In Physical Therapy

5 Physical Therapy Treatments For Carpal Tunnel Syndrome

Physical Therapy, Not Surgery, Should Be The First Option For Almost Every Patient

Back surgery is the only kind of musculoskeletal surgery that is more common than carpal tunnel surgery.

The above sentence sounds wrong, but it isn’t. The Bureau of Labor Statistics and the Occupational Safety & Health Administration reported that about 8 million Americans suffer each year from carpal tunnel syndrome and about 230,000 of them had carpal tunnel surgery annually from 2007 through 2014.

It turns out, though, that “almost all patients with this condition” should have chosen physical therapy rather than surgery, the lead author of a study by King Juan Carlos University in Spain involving 50 carpal tunnel syndrome patients who had physical therapy and 50 who had surgery told WebMD in an article entitled “Physical Therapy Equals Surgery for Carpal Tunnel.”

“Researchers found that physical therapy – particularly so-called manual therapy – improved hand and wrist function and reduced pain as effectively as a standard operation for the condition,” the article reported. “Moreover, after one month, physical therapy patients reported better results than those who underwent surgery.”

The world-renowned Cleveland Clinic describes carpal tunnel syndrome as a medical condition that occurs when the median nerve that runs from the forearm to the hand via a narrow space called the carpal tunnel becomes compressed or pinched and, thus, causes numbness, tingling, and pain in the hand and fingers.

Medical professionals have for decades often recommended surgery when carpal tunnel syndrome becomes severe, but the study in Spain showed that patients who received massage therapy on their elbow, fingers, forearm, median nerve, neck, shoulder, and wrist for 30 minutes per week for one month and also did neck stretching exercises at home “reported greater daily function and greater pinch strength between the thumb and forefinger compared to the surgery patients.” The results of therapy and surgery after three, six, and 12 months were similar.

The kinds of physical therapy that worked in Spain – massages and stretching – are two examples of non-surgical alternatives for carpal tunnel syndrome patients. Below is a closer look at five physical treatments for carpal tunnel syndrome.


1. Massage Therapy

The article about the study in Spain did not detail the kind of massage therapy that carpal tunnel syndrome patients received, but the article “Massage Therapy for Carpal Tunnel Syndrome” lists five techniques. They are compression, cross-fiber function, deep tissue work, stretching, and trigger point. Massage therapy reduces pain, improves grip strength, and makes muscles more flexible, the article reports.


2. Stretching Exercises

The Healthline article “Exercises for Treating Carpal Tunnel” recommends several stretching exercises, including the “Stretch armstrong.” This exercise entails placing your arms in front of you one at a time, spreading your fingers and then “stretching your wrist and fingers as far as you’re able” and then holding that position for 20 seconds. In addition, you can do basic wrist stretches that include bending your hand toward you so your fingers point up toward the ceiling, reports the WebMD article “What Exercises Help for Carpal Tunnel Syndrome?”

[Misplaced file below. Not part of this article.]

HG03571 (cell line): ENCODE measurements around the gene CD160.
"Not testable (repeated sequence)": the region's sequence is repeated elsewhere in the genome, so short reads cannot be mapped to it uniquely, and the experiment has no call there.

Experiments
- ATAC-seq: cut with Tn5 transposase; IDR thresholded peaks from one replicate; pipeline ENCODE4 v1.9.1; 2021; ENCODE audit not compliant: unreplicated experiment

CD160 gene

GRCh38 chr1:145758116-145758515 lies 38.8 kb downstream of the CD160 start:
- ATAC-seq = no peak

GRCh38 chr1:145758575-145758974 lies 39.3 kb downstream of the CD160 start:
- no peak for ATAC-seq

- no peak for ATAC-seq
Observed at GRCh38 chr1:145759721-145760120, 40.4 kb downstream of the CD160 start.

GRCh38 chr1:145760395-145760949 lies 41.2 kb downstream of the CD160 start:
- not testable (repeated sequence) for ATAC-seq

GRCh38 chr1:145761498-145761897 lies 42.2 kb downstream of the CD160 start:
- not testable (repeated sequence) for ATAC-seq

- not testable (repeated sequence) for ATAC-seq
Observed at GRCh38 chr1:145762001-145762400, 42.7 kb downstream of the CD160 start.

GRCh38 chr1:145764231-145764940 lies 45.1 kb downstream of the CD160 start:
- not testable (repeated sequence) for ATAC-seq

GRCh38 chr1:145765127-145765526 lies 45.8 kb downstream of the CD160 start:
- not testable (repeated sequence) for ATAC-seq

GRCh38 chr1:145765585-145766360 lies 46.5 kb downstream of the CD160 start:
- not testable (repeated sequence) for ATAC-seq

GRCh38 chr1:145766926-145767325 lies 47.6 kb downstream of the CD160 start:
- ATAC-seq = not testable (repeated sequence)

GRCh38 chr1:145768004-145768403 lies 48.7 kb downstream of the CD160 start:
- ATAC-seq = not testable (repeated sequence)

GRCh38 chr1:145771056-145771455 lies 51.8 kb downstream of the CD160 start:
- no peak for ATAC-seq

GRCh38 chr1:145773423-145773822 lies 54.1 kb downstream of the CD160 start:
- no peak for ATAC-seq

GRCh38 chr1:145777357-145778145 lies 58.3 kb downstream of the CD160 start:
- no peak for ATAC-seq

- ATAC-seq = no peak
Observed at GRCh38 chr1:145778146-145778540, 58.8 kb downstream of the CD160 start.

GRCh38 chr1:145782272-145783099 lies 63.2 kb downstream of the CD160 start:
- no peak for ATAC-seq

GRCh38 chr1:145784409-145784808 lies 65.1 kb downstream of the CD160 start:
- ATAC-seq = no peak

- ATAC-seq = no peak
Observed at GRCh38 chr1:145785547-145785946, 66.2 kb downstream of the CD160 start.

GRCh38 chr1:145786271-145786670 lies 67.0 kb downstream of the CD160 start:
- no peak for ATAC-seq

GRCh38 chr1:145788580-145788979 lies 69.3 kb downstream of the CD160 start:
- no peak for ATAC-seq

3. Strength Exercises

“What Exercises Help for Carpal Tunnel Syndrome” lists several strength exercises. To strengthen your hands and grip, do the hand squeezes exercise, which consists of squeezing a soft rubber ball or rolled-up socks and then holding the squeeze position for five seconds. The article recommends 10 repetitions three times daily. For your wrists, do the wrist curl, which entails bending your wrist 30 times daily while your arm is bent like the letter L, and a wrist resistance exercise that entails raising one hand up while the other hand tries to keep it down.


4. Movement Exercises

“Tendon Gliding” and “Nerve Gliding” are movement exercises WebMD recommends in its exercise article. The tendon exercise consists of moving fingers through many different positions including curling them inward until they’re bent at the middle knuckles and straightening them so your hand is shaped like an L. The nerve exercise consists of moving parts of your hand and wrist into many positions. Straightening your fingers out so they point up is part of one exercise. Another consists of bending your wrist so your fingertips are pointed away from you.


5. Heat and Ice

Heat treatment is included in most definitions of physical therapy. The Cleveland Clinic’s “5 Ways You Can Ease Carpal Tunnel Syndrome Pain Without Surgery” include immersing your affected hand or hands in water that is between 92 and 100 degrees and moving your hand and wrist while they’re underwater. Another recommendation by the Cleveland Clinic — “Ice your wrist or soak it in an ice bath for 10 minutes to 15 minutes once or twice an hour.”


Everyone’s condition is different and, thus, a different solution will work for different people. Consult with a physical therapist before consenting to surgery. The medical research shows that physical therapy is beneficial for millions of people. “The goals of physical therapy are to reduce your symptoms without the need for surgery, to enable you to be as active and functional as possible, and to help you resume your normal work, home, and leisure activities,” says the “Physical Therapist’s Guide to Carpal Tunnel Syndrome.”


Contact us at Kleinpeter Physical Therapy for a free consultation or for more information about how we can help relieve your pain associated with carpal tunnel syndrome or other injury and illness. 


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